Encouraging Mental Health Care in Our Communities
It is very important for college athletes to push for more effective mental health care (Chronicle of Higher Education, November 8, 2019). Often when a prospective college athlete looks at an athletic scholarship and sets goals for themselves--and then falls short of these goals--this can cause anxiety and depression after realizing that the original goals may have been unrealistic to start with.
In fact, we need to be open to the following statistics:
Roughly a quarter of college athletes have experienced symptoms of depression in the past three years.
The highest stats were found amongst female athletes who were track and field--38% reported being depressed.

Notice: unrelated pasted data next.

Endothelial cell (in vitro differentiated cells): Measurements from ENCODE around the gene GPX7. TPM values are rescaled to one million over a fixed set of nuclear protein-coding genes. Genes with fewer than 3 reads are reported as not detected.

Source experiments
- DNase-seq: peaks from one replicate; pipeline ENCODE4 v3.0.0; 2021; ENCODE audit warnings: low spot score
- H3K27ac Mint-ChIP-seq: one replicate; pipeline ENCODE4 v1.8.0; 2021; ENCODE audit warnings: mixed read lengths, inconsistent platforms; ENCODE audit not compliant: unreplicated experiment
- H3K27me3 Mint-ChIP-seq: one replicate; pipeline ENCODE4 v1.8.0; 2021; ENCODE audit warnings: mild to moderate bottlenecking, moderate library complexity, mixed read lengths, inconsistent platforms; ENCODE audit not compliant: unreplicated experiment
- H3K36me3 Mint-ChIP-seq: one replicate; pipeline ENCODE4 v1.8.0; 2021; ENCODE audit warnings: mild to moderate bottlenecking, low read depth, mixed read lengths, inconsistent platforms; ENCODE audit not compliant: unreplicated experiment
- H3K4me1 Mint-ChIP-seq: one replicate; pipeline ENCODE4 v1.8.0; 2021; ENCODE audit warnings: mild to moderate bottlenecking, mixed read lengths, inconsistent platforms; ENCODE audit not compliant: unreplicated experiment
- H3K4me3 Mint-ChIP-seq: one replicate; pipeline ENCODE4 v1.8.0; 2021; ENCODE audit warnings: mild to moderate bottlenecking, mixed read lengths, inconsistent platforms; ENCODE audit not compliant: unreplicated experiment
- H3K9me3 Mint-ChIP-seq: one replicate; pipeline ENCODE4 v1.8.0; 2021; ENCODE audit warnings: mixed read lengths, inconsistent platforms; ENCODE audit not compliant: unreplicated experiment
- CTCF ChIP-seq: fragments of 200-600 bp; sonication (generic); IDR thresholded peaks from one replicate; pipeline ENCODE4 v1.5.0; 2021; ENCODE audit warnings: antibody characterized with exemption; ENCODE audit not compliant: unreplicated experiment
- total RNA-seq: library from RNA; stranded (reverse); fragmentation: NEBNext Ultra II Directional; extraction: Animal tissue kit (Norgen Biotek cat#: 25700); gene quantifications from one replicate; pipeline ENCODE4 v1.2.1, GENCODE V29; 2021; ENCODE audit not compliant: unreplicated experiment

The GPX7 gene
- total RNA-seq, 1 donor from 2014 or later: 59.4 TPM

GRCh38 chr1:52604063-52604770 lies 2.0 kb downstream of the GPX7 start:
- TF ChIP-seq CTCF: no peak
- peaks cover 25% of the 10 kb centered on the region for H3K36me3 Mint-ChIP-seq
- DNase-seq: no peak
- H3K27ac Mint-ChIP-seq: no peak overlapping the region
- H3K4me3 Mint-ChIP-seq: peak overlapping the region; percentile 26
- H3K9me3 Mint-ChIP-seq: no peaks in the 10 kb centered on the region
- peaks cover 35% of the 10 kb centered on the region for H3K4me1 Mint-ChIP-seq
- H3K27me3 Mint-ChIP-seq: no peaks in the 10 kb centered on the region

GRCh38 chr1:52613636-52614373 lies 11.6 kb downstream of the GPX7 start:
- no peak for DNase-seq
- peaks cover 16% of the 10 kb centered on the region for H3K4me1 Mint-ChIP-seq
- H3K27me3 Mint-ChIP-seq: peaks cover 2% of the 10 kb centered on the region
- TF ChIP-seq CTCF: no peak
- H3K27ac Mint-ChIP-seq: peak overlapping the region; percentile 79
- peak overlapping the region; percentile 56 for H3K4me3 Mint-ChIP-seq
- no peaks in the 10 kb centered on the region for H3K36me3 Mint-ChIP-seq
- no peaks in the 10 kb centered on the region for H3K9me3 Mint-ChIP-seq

A 2016 study by the NCAA (National Collegiate Athletic Association) found that nearly a third of athletes overall, felt 'overwhelmed' the month before, and also felt mentally exhausted from the demands of their sport.
An Active Minds survey found that 91% of high achieving athletes with a 3.4 grade point average or higher felt overwhelmed by everything they did in the past 12 months, but only 12% sought professional help for feeling said, anxious or nervous.
We need more support and mentoring from the colleges and our communities to address mental health issues.
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